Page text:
Whenever one speaks of how to maintain a mattress or how to extend the life of a mattress, inevitably the issue of moisture comes up.
Water is a source of all life but too much of it can be problematic. In the case of a mattress – regardless of the type of mattress you own – even the presence of a small amount of water can spell unending problems for your mattress.
Why Is There Dampness Underneath Your Memory Foam Mattress?
The presence of moisture underneath your foam mattress can only mean one thing – that there is a source of water that needs to be plugged, so to speak.
Knowing how to dry out a foam mattress is only one part of the equation. However, not understanding where that moisture comes from and thus effectively addressing the root cause, the same problem is bound to reoccur for your mattress.
The dampness underneath your memory foam mattress could be due to one or a combination of the following:
- Your sweat
Let’s start off with the most obvious probably cause.
Sweating during sleep is a common issue faced by many people. It does not necessarily have to mean that you’re ill, but the human body goes through a change in body temperature as the mind and body transition into the resting mode – from higher changing to lower body temperature.
If you are a hot sleeper, sweating could happen through the night. Otherwise, the initial phase when you fall asleep could be when you need to find ways for the body to cool down.
- Drink spillage
Sometimes minor spillage can go unnoticed, or perhaps any such incident was not addressed immediately causing water to seep deep into the mattress.
With gravity, obviously the water, however, little amount that may be, will continue to seep downward until it reaches a physical barrier that does not allow it to penetrate any further.
It is often repeated that if an accident can occur, it likely will. It is just a matter of when not if.
- Mattress being placed directly on the floor surface
The presence of water in the mattress, regardless of its source, would translate into a problem if it does not find a way to escape.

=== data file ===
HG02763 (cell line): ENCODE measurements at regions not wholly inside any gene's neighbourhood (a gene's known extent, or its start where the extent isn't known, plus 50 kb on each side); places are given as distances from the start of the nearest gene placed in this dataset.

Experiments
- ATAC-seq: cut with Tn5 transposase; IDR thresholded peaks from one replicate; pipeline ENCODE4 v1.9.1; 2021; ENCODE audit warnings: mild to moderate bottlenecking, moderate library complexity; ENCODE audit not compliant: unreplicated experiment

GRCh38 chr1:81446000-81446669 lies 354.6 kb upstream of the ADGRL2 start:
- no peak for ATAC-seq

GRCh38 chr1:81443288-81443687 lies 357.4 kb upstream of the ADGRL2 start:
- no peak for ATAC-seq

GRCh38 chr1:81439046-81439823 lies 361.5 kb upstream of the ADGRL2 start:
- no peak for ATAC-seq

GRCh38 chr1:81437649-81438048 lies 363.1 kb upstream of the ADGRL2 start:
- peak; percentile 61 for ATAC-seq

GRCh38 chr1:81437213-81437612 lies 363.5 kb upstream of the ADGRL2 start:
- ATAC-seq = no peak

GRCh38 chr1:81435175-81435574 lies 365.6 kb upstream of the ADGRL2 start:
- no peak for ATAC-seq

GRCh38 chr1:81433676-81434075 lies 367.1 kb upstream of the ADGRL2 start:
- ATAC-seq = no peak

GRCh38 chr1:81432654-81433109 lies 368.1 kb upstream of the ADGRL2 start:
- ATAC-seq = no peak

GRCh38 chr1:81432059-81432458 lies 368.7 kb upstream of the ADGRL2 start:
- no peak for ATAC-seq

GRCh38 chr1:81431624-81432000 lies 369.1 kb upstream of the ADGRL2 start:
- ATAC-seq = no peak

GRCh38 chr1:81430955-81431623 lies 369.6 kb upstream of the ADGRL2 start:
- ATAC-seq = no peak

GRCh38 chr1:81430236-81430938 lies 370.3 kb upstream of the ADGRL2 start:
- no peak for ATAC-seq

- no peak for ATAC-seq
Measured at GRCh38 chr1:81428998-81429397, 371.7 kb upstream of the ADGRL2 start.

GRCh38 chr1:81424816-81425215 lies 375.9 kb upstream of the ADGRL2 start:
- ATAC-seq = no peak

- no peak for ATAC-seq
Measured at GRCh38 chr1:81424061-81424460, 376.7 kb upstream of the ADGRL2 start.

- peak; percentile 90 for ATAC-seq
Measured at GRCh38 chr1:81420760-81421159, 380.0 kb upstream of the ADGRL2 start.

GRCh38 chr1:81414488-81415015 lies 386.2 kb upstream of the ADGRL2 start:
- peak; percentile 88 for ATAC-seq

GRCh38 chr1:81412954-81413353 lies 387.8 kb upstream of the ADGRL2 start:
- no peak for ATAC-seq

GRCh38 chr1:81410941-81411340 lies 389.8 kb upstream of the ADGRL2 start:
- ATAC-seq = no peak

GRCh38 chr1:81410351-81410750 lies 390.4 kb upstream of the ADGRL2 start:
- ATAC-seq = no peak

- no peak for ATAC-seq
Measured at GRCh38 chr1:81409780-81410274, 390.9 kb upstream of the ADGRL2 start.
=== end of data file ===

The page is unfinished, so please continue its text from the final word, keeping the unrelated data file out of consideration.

As such, placing the mattress directly on the floor causes the moisture to be trapped between the underside of the mattress and the hard surface of the floor.
Not to mention the presence of water near or around the mattress presenting a risk of absorption by the mattress. Think of the mattress as a large piece of sponge just waiting to absorb any amount of water its surrounding throws at it.
This problem is even more pronounced for all-foam mattresses such as a memory foam mattress, or the gel memory foam type.
- Solid, impermeable bed base or mattress foundation
A potential problem that is similar in nature to a mattress that lays flat on the floor.
The type of bed base you use for your mattress is just as important as, if not more than, how you protect the mattress itself.
Structurally, a mattress that is well-supported will stay in good condition for longer. However, a base or foundation that does not allow the mattress to ventilate on the bottom surface can be an issue.
That is unless you regularly lift the mattress up from the said-impermeable base which is a habit that is easier said than done.
- Relatively higher humidity in the bedroom.
Humidity simply means the presence of a relative amount of moisture in the air.
As much as the bed is a comfortable place to snuggle in, some may spend more time in it doing a host of other activities as well.
It is noteworthy that the exhaled air contains more water vapor than the air inhaled.
The increased time spent in the bedroom, therefore, leads to reduced time for it to ‘rejuvenate’ from the constant presence of relatively higher humidity.
The problem is usually compounded by the windows staying closed most of the time, thereby trapping moisture within the room.
- Water leakage from the air-conditioning piping system
A temperature control system in the room typically consists of an air conditioner that requires a piping system running to and from it.
An air-conditioning piping system that runs within the wall cavity presents a relatively bigger problem than one that runs on the surface of the wall.
If the system is not maintained regularly, a choke can happen thus causing water to discharge at places it is not designed to.
Meanwhile, water leakage can also come from a broken pipe due to a blunt force impact, but it is more likely that the leakage comes from broken, loose, or simply aged pipe joints.
- Improperly installed window frames or roof leakage
Not all causes of water presence in the room are obvious culprits. It may not be what you do but could be due to defects in the building itself.
If water did not come from within the room, perhaps it has entered from outside the house.
The contact point between the window frames and the wall they sit in could have a gap that has not been properly sealed. Water does not need a large gap for it to come through, water always finds its way in.
If you notice dampness in the areas around the window frame, it is likely that you’ve found the root cause.
Another potential cause if a leaky roof. If you notice dampness on the wall that runs from the very top of the wall, now you know where to check and potentially fix it.
A bedroom in the basement could also pose obvious water seepage risks for it is the lowest point within the house.
- Water seepage from the attached bathroom
An en suite bathroom is convenient and provides a level of privacy anyone would enjoy in a bedroom.
However, having the bathroom right next to your bedroom could potentially allow water seepage into the bedroom via the shared wall.